Friends play an important part in our lives, and although we may take the fact of friendship for granted, we often don’t clearly understand how we make friends. While we get on well with a number of people, we are usually friends with only a very few---for example, the average among students is about 6 per person.
Moreover, a great many relationships come under the general term “friendship.” In all cases, two people like one anther and enjoy being together, but beyond that, the degree of closeness between them and the reasons for their interest in each other vary greatly.
At the beginning, much depends on how people meet, and on good first impressions. As we get to know people, we consider things like age, race, looks, economic and social status, and intelligence. Although these factors are not of the greatest importance, it is more difficult to have a good relationship with people when there is a big difference in age and background.
We pay attention to actual behavior, facial expression, and the way a person speaks. Friends will stand closer together and soft voices also express friendliness, and it is because they may give the wrong signals that shy people often have difficulty in making friends. A friendly look with the wrong facial expression can turn into an unfriendly stare, and nervousness may be wrongly understood as unfriendliness. People who do not look one in the eye are not trusted when, in fact, they simply do not have confidence.
Some relationships are a result of argument and discussion, but it is usual for close friends to have the same ideas and beliefs, the same opinions and interests---they often talk about “being on the same wavelength.” The more closely involved people become, the more they depend on one another. People want to do friends favors and hate to let them down. Equally, friends have to learn to make allowances for each other, to put up with annoying habits, and to accept differences in opinion. Imagine going on a long trip with someone you occasionally meet for a drink!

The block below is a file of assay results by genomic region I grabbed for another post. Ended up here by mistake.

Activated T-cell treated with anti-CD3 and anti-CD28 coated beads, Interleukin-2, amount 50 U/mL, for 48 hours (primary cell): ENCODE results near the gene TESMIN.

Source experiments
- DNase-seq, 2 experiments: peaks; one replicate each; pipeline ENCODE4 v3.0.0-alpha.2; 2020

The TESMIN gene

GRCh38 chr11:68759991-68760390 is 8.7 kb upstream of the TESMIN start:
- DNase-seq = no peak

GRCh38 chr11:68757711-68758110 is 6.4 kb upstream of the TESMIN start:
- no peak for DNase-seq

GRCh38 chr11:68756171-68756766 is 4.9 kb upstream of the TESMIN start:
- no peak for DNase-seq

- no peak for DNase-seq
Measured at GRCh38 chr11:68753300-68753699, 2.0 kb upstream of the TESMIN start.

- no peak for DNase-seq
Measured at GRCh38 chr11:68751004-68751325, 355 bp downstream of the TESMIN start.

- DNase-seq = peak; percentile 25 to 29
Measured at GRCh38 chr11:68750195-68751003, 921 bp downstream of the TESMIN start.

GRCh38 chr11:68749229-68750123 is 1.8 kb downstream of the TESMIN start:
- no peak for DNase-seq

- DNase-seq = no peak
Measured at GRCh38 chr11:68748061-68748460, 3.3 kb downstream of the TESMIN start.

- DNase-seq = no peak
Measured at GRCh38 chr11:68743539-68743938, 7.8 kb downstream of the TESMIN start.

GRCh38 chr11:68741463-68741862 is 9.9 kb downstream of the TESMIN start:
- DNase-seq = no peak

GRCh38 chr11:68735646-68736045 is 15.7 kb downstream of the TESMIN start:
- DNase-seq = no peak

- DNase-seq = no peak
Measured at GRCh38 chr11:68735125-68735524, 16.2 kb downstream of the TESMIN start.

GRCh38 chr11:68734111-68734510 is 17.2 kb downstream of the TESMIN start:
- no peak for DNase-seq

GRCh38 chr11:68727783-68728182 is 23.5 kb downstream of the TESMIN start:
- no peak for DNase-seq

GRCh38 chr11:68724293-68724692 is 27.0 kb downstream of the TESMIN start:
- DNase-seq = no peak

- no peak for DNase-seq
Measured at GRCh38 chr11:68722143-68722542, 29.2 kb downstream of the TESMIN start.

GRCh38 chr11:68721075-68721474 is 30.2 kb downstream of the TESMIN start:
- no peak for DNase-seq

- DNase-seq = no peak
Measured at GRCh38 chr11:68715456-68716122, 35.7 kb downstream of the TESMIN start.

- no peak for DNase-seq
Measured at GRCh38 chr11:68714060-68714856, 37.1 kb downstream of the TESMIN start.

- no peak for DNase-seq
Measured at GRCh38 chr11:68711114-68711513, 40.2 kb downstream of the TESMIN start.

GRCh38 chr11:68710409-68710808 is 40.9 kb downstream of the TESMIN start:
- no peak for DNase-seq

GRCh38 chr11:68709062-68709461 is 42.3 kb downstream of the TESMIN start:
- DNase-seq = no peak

In contrast with marriage, there are no friendship ceremonies to strengthen the relationship between two people. But the mutual support and understanding that results from shared experiences and emotions does seem to create a close and lasting relationship, which can overcome differences in background, and break down barriers of age, class or race.
Select the most appropriate answer for each of the following questions.
1. According to the passage, a friend is_________.
A. somebody we usually take for granted
B. a person with whom we often go out with
C. someone with whom we occasionally go for a long trip
D. not just anybody we get on well with
2. Which of the following factors does the author believe are very important in developing
A. Age and background.
B Economic and social positions
. C. Race and looks.
D. Same interests and behavior.
3. The passage tells us that sometimes a face with the wrong expression could be mistaken as a sign of ___________
. A. nervousness